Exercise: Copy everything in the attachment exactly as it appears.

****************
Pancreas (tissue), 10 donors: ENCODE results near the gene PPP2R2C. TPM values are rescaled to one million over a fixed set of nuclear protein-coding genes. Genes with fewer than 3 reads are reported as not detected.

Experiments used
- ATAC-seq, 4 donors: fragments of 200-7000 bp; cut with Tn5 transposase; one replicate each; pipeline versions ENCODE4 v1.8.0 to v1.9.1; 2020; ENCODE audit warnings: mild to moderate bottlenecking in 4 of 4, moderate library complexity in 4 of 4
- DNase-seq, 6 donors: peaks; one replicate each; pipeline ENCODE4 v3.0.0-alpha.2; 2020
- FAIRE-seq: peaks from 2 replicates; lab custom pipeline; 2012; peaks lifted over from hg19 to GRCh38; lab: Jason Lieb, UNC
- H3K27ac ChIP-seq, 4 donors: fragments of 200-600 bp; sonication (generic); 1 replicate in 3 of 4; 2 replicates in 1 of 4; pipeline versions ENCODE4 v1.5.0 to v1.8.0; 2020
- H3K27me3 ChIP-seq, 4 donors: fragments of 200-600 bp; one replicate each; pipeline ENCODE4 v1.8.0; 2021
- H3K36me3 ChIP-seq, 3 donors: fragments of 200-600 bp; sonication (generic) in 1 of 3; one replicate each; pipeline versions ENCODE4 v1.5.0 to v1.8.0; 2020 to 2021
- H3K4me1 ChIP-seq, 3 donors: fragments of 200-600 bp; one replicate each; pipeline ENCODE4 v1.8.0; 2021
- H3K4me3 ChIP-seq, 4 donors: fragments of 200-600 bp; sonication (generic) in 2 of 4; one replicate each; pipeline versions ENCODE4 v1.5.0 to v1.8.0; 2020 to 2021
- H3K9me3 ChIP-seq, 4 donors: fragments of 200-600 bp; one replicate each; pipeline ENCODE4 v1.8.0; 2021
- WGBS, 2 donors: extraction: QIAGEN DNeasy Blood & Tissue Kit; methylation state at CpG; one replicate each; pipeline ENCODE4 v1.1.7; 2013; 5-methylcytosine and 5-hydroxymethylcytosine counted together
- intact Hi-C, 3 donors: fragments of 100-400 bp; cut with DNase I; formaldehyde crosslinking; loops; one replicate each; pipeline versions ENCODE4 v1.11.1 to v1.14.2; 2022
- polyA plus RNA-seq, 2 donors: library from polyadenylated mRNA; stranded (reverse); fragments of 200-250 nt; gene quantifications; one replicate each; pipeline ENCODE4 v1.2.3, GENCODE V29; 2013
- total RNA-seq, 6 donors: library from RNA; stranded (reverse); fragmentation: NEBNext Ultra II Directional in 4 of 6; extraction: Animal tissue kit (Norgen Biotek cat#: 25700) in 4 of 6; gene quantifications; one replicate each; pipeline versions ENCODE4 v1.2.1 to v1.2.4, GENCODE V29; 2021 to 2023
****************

Pancreas (tissue), 10 donors: ENCODE results near the gene PPP2R2C. TPM values are rescaled to one million over a fixed set of nuclear protein-coding genes. Genes with fewer than 3 reads are reported as not detected.

Experiments used
- ATAC-seq, 4 donors: fragments of 200-7000 bp; cut with Tn5 transposase; one replicate each; pipeline versions ENCODE4 v1.8.0 to v1.9.1; 2020; ENCODE audit warnings: mild to moderate bottlenecking in 4 of 4, moderate library complexity in 4 of 4
- DNase-seq, 6 donors: peaks; one replicate each; pipeline ENCODE4 v3.0.0-alpha.2; 2020
- FAIRE-seq: peaks from 2 replicates; lab custom pipeline; 2012; peaks lifted over from hg19 to GRCh38; lab: Jason Lieb, UNC
- H3K27ac ChIP-seq, 4 donors: fragments of 200-600 bp; sonication (generic); 1 replicate in 3 of 4; 2 replicates in 1 of 4; pipeline versions ENCODE4 v1.5.0 to v1.8.0; 2020
- H3K27me3 ChIP-seq, 4 donors: fragments of 200-600 bp; one replicate each; pipeline ENCODE4 v1.8.0; 2021
- H3K36me3 ChIP-seq, 3 donors: fragments of 200-600 bp; sonication (generic) in 1 of 3; one replicate each; pipeline versions ENCODE4 v1.5.0 to v1.8.0; 2020 to 2021
- H3K4me1 ChIP-seq, 3 donors: fragments of 200-600 bp; one replicate each; pipeline ENCODE4 v1.8.0; 2021
- H3K4me3 ChIP-seq, 4 donors: fragments of 200-600 bp; sonication (generic) in 2 of 4; one replicate each; pipeline versions ENCODE4 v1.5.0 to v1.8.0; 2020 to 2021
- H3K9me3 ChIP-seq, 4 donors: fragments of 200-600 bp; one replicate each; pipeline ENCODE4 v1.8.0; 2021
- WGBS, 2 donors: extraction: QIAGEN DNeasy Blood & Tissue Kit; methylation state at CpG; one replicate each; pipeline ENCODE4 v1.1.7; 2013; 5-methylcytosine and 5-hydroxymethylcytosine counted together
- intact Hi-C, 3 donors: fragments of 100-400 bp; cut with DNase I; formaldehyde crosslinking; loops; one replicate each; pipeline versions ENCODE4 v1.11.1 to v1.14.2; 2022
- polyA plus RNA-seq, 2 donors: library from polyadenylated mRNA; stranded (reverse); fragments of 200-250 nt; gene quantifications; one replicate each; pipeline ENCODE4 v1.2.3, GENCODE V29; 2013
- total RNA-seq, 6 donors: library from RNA; stranded (reverse); fragmentation: NEBNext Ultra II Directional in 4 of 6; extraction: Animal tissue kit (Norgen Biotek cat#: 25700) in 4 of 6; gene quantifications; one replicate each; pipeline versions ENCODE4 v1.2.1 to v1.2.4, GENCODE V29; 2021 to 2023